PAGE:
That "no" is for you David Brooks. The sometimes lucid New York Times columnist must have hidden acrobatic skills. Otherwise, he will have a hard time extracting his foot from his mouth. He has devoted an entire column to Radicalism without understanding the term. He is not alone but he should know better. Radicalism comes from the Latin word for root. It has to do with the basics, the underlying, the foundation. That's been lost.

Radical has become an all-purpose pejorative term to describe thinking that is all over the map. We do not live in a time of cogent and radical analysis.

We live in a time of binary, knee-jerk reactions. Only those who think outside the box and base conclusions on ethics and aesthetics have a hope of earning the honorific designation of being radical.


Brooks predictably introduces Saul Alinsky into his broadside misunderstanding of radicalism. Saul was a near friend of mine. I say near because our contacts were few. Our relationship began when I was asked to write a careful analysis of Alinsky's relationship to the religious community. I did that job and it was published in "Christianity and Crisis," a defunct magazine founded by Reinhold Niebuhr and John Bennett. It was widely reprinted.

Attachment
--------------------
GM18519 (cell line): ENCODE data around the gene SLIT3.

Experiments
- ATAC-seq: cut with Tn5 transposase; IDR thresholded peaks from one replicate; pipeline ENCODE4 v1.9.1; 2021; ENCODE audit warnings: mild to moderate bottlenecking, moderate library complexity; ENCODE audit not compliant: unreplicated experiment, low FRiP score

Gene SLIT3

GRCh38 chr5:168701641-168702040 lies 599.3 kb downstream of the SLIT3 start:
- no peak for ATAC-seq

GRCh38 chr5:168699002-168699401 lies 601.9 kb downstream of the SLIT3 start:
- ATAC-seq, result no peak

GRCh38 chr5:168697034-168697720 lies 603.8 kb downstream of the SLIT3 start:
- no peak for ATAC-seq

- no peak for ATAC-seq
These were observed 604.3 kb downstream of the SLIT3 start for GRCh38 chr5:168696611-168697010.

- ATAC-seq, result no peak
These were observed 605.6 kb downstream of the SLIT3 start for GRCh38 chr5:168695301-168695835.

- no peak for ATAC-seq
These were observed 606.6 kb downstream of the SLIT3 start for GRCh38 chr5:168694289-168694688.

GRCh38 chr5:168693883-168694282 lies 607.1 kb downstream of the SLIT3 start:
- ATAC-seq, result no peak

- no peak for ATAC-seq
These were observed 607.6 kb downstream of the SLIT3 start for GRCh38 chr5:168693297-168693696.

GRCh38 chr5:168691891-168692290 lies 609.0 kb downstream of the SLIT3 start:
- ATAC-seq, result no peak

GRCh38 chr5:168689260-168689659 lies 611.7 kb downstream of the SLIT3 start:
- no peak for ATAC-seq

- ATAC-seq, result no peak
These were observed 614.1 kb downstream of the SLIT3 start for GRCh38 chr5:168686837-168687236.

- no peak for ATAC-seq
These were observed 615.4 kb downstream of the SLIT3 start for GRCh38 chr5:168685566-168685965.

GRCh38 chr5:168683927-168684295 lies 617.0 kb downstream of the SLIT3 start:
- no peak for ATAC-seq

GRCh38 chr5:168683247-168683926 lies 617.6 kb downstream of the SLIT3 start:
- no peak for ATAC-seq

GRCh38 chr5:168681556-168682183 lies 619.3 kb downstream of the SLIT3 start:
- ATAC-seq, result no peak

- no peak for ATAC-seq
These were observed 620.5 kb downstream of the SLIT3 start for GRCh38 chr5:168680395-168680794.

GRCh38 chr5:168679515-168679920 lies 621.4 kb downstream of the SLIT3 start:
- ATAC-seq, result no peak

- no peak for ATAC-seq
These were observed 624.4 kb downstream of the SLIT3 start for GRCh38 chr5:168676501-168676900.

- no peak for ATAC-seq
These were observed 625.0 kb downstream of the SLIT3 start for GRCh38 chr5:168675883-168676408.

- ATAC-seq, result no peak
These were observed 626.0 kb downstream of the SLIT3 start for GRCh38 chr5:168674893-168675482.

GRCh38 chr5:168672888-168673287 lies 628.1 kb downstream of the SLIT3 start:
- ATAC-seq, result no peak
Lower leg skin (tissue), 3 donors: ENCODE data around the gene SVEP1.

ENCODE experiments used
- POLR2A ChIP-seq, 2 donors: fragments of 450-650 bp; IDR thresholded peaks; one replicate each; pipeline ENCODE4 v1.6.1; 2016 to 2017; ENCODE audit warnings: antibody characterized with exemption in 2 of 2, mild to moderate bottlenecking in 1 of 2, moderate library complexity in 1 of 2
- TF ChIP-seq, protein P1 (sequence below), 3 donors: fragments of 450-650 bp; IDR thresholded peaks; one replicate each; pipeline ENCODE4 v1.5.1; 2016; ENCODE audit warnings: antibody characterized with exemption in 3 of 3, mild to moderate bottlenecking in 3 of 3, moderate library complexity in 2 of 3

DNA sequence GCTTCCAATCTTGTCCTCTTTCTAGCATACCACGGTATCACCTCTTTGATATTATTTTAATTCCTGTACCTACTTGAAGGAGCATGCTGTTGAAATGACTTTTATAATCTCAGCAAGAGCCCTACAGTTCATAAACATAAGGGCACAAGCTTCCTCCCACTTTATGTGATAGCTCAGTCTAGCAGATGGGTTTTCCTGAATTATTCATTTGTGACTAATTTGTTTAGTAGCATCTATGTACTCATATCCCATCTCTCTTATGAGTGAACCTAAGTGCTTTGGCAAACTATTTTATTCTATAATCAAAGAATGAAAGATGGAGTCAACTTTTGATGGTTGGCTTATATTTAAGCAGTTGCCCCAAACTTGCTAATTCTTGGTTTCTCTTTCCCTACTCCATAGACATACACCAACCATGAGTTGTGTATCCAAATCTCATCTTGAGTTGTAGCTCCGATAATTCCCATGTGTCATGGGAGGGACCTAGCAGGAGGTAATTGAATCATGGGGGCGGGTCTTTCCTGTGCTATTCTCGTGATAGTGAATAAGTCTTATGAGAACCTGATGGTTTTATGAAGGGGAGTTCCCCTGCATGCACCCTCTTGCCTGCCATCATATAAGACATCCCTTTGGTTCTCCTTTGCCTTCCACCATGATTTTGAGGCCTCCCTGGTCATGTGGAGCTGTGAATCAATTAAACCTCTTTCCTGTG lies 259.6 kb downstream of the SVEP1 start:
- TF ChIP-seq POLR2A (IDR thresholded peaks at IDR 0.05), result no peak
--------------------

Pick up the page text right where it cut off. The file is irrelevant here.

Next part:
Brooks casts Alinsky as the author of today's fierce binary wars.

He confuses radicalism with resentment and superficiality. This is a poor reading of the dean of American community organizers. Alinsky was a man of fierce universal values -- tolerance, helpfulness, and democracy among them. The strategies he advocated were for persons who were left behind and who needed to be provocative even to be heard.

If the Tea Party ever appreciated Alinsky, it is hard to detect now, when his name is used by wingnut Republicans as a stand-in for what Communism was in the mindless early days of the Cold War.


Brooks says his misnamed radicals are destroying our politics. This is not the case. Politics is not being destroyed. It is on the sidelines waiting to be used.

It is synonymous with the art of what is possible. So too are genuine radicals. Saul knew that the pickings for communities even in his time were slim. He did what he could to help. But possibility is subservient to power. And power is corrupt.

None of this is that difficult. But it becomes more arduous when people like Brooks and Rachel Maddow and others casually employ the term radical to describe reactions that are absurd regardless of where they are coming from. This is symptomatic of a world enslaved by binary thinking. Correcting that is the work of this century.